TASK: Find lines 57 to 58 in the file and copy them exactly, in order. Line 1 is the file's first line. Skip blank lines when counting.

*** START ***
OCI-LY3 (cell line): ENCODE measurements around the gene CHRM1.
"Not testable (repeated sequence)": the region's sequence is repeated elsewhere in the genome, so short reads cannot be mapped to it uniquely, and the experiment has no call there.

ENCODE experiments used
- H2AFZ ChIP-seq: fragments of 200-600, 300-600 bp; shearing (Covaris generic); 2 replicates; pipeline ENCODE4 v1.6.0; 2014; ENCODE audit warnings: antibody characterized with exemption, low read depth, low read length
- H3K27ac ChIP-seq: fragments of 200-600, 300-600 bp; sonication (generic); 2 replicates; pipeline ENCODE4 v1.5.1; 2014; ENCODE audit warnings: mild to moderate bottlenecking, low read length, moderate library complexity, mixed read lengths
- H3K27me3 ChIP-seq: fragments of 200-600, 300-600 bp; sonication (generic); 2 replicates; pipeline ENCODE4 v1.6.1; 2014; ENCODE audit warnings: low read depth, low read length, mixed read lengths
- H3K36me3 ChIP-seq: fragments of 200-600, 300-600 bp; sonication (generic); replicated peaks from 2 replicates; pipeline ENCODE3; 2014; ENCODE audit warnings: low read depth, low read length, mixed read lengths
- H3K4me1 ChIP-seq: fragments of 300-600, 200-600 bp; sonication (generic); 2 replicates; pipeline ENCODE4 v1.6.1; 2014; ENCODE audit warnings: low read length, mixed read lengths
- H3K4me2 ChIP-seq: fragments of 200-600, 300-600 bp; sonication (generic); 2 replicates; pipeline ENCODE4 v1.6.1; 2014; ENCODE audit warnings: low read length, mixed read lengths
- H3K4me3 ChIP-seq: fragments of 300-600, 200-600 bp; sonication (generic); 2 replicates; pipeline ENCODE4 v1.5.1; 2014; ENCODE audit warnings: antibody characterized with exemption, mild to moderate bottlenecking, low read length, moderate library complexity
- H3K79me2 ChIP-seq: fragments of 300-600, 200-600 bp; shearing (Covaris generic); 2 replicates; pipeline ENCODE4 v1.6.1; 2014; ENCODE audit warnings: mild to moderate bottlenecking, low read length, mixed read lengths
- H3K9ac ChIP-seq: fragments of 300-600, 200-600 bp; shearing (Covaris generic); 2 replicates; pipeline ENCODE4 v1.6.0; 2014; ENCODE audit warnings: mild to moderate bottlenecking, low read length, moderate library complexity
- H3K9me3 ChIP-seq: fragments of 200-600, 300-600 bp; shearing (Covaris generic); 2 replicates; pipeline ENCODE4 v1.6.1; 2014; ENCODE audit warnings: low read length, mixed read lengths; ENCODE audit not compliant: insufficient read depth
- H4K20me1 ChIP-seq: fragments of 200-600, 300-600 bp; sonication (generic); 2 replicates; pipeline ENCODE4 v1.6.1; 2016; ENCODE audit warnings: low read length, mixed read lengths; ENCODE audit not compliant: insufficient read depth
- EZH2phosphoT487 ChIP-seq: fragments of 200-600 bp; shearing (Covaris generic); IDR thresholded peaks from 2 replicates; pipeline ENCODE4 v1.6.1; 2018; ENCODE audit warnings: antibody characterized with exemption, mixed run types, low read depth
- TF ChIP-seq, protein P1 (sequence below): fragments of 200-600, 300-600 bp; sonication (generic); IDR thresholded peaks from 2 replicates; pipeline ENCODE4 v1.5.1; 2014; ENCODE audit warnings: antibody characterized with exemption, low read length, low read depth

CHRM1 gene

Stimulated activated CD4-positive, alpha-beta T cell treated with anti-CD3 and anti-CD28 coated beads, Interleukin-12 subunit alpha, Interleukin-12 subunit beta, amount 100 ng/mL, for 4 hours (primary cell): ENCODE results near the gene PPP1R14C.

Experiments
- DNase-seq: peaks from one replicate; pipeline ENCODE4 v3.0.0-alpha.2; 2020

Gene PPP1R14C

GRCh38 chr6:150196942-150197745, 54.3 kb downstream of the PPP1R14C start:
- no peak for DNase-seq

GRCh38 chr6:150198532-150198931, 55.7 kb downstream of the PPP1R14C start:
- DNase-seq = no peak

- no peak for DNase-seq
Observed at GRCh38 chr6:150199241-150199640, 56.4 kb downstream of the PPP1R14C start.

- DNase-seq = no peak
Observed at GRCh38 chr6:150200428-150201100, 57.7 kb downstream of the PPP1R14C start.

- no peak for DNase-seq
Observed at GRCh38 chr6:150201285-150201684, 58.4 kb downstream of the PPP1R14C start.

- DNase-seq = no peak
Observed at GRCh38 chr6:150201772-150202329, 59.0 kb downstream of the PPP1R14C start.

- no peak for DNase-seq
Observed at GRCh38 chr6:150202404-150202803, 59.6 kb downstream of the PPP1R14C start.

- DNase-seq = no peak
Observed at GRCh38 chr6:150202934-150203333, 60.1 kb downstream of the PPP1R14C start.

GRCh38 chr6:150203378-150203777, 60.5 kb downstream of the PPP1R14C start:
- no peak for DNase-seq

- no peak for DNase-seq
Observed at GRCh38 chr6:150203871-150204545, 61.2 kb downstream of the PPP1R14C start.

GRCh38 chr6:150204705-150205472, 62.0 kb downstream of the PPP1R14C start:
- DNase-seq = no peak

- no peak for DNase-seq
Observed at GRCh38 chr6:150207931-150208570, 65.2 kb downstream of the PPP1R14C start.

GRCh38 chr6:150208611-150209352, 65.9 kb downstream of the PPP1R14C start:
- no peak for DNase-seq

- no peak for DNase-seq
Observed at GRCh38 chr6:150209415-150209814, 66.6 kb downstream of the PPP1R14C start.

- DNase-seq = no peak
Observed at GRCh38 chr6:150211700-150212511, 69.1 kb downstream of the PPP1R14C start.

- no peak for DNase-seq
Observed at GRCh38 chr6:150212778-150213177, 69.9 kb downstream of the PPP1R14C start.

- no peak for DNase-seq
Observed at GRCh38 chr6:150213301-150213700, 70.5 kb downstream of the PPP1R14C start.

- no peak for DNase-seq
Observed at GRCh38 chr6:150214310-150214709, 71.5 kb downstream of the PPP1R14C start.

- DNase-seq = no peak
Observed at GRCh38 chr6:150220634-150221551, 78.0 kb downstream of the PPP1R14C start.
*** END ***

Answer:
Observed at GRCh38 chr6:150214310-150214709, 71.5 kb downstream of the PPP1R14C start.

- DNase-seq = no peak